ALL CAPS? Yes, all capital letters.
You can make what you will of it. Clearly though, ESPN is the “all caps” network, NIKE holds the same moniker in the athletic footwear industry, and ZION WILLIAMSON is achieving a similar level of awareness and acclaim among sports fans.
It’s a new world, full of “always with us” technologies such as smart telephones, tablets and watches, internet-connected vehicles and 24-hour sports channels hawking the latest news, regardless of whether or not its fit to print. Nowadays, people will do anything to attract eyes, and thereby increase ad revenues and value.
Wilt Chamberlain, Lew Alcindor, Oscar Robinson, Michael Jordan and the many basketball legends of past eras were never able benefit from the largess of the media like Williamson and the companies related to sports, like NIKE and ESPN, do today.
So where do you stand on some of the the topics that have overwhelmed sports talk over the past few days? Does the attention that NIKE gave to the “shoe blowout” incident of Williamson indicate that an inappropriate relationship exists between the two of them?
Was sending NIKE executives to him, then on to China to build a custom shoe, which they delivered to him before he played the next game, smell right to you? Is that too much for a college kid? Does it add to the legal and ethics questions already raised by the Will Wade revelations, college admissions scandals and the plethora of rules violations cases facing the NCAA?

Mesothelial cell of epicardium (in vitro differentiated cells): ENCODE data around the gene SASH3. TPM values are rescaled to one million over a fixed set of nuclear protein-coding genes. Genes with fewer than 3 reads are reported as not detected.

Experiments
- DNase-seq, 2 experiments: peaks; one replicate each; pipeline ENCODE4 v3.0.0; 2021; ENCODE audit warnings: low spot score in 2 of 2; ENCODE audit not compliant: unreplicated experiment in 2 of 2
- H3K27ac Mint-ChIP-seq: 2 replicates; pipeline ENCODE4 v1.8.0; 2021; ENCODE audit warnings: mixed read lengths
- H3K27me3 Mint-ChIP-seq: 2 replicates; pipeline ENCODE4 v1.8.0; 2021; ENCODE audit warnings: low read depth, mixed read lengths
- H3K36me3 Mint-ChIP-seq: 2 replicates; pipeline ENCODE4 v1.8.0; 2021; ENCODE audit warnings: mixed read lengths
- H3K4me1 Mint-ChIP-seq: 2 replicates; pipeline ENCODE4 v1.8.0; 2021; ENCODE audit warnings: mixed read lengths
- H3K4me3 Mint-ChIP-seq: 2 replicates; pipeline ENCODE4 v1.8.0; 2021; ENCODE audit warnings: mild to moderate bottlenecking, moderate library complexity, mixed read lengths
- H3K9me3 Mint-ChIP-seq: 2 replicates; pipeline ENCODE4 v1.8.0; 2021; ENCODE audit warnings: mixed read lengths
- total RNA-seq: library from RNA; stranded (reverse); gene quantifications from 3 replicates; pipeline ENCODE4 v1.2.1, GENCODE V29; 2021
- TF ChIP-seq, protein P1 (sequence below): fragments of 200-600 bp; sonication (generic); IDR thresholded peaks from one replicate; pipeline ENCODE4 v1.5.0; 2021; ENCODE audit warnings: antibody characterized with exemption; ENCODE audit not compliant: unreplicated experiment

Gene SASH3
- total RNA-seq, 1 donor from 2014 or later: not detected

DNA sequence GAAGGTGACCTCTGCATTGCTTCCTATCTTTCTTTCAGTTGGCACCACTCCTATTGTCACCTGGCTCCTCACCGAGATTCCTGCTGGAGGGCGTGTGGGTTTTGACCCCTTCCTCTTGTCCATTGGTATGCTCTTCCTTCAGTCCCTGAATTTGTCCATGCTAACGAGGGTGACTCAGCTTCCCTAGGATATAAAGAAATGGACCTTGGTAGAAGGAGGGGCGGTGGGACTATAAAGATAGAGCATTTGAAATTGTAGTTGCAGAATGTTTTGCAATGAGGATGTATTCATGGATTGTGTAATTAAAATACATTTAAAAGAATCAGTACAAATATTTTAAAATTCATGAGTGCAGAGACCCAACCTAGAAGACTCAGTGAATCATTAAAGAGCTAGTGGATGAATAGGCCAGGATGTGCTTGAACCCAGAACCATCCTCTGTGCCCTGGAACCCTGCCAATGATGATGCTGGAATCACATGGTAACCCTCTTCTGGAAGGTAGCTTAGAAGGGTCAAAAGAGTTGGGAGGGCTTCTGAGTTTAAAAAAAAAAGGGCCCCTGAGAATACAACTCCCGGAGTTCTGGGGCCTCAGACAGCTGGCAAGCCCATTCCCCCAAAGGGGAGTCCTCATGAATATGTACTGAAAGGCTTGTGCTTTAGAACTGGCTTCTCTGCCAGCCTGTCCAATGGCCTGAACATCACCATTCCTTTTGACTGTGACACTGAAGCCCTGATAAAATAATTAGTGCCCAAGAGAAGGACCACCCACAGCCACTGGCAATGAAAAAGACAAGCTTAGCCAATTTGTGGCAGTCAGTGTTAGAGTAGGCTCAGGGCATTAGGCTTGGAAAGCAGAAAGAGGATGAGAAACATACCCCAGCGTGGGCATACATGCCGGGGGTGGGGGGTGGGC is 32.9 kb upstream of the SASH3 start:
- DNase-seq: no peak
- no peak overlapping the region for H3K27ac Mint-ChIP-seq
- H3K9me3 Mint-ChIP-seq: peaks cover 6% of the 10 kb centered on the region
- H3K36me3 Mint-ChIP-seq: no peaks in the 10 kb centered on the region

Where is the NCAA hiding in all of this? Is it a wolf in sheep’s clothing? Is the NCAA so fat and happy that it can no longer administer and police the sports that it sanctions due to entanglements, relationships and the comforts that result from large amounts of money?
ESPN was second guessed and criticized by the media, analysts and fans for what some term “excessive” coverage of Williamson during Thursday night’s ACC Tournament matchup between Duke and Syracuse — a game that marked his return to the court, where he scored 29 and dominated every aspect of the game. We already have the “Tiger Tracker.” Will there soon be a “Zion Tracker“?
How much is too much?
Don’t get me wrong, the entities in question (NIKE, ESPN or even Williamson himself) aren’t inherently bad.
NIKE is a proud Oregon-grown company, begun and built by distinguished Oregonians. Many of us are proud of NIKE, and proud of those who fostered its success. Heck, I bought shoes from Blue Ribbon Sports in the 1960’s.
ESPN opened and developed its media empire around 24-hour sports telecasting. Nobody does it better.
I live in the upstate region of South Carolina. Williamson went to high school 25 miles away. He became ZION locally, and now, his unique power, grace, speed and so frequently played above-the-rim game are taking the sports world by storm.
But isn’t it just a bit much to devote such extreme levels of fanfare and hysteria towards an 18-year-old?
These are not a life or death subjects, but FishDuck.com is a sports discussion forum. Where do you stand on the importance of the events surrounding Williamson, ESPN, NIKE and the NCAA? Will such a media circus eventually permeate the Ducks’ locker room (if it hasn’t yet already)?
How would you handle the coverage of a “generational” amateur athlete?
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Born in Eugene, Brent Pennington grew up along the Siuslaw river in Lane county. He attended his first Ducks football game in 1960, and was inside Autzen stadium for its opening game in ’67. Brent attended the UO College of Business Administration from 1969-1975 interrupted by U.S. Army service. He has traveled much of the world in the Lotteries and Gaming industry.
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